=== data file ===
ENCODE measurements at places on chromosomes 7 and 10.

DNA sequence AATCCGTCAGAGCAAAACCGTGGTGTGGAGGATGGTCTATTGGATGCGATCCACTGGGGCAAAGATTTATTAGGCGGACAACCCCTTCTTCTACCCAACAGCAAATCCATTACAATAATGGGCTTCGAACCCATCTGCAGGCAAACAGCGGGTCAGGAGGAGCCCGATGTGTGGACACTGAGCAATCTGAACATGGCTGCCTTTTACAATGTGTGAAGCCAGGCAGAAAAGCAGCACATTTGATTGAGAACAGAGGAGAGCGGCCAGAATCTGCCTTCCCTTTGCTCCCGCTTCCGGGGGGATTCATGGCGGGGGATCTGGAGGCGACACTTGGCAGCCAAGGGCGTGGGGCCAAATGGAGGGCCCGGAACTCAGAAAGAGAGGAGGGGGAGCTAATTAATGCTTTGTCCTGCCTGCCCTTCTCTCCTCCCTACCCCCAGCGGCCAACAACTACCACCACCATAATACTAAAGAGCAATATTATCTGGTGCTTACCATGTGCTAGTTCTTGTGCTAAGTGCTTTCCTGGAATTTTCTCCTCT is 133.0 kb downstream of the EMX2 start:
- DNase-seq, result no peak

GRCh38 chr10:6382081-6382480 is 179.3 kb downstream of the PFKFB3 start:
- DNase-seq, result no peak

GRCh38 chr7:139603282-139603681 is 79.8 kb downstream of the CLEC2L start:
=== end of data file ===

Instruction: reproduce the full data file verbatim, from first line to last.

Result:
ENCODE measurements at places on chromosomes 7 and 10.

DNA sequence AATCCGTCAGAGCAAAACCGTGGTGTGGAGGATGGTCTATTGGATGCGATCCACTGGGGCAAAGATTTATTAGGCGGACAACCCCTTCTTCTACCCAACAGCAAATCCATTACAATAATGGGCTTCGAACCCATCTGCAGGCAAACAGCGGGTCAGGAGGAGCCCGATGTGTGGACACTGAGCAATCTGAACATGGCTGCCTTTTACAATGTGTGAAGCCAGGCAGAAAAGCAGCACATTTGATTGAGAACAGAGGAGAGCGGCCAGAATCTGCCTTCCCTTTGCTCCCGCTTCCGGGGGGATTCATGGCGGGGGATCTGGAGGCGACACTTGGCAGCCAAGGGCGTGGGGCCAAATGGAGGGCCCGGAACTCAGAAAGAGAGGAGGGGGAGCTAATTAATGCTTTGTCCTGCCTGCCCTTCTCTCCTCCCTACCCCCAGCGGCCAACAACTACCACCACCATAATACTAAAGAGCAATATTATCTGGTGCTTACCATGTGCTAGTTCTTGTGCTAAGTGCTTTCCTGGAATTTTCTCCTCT is 133.0 kb downstream of the EMX2 start:
- DNase-seq, result no peak

GRCh38 chr10:6382081-6382480 is 179.3 kb downstream of the PFKFB3 start:
- DNase-seq, result no peak

GRCh38 chr7:139603282-139603681 is 79.8 kb downstream of the CLEC2L start: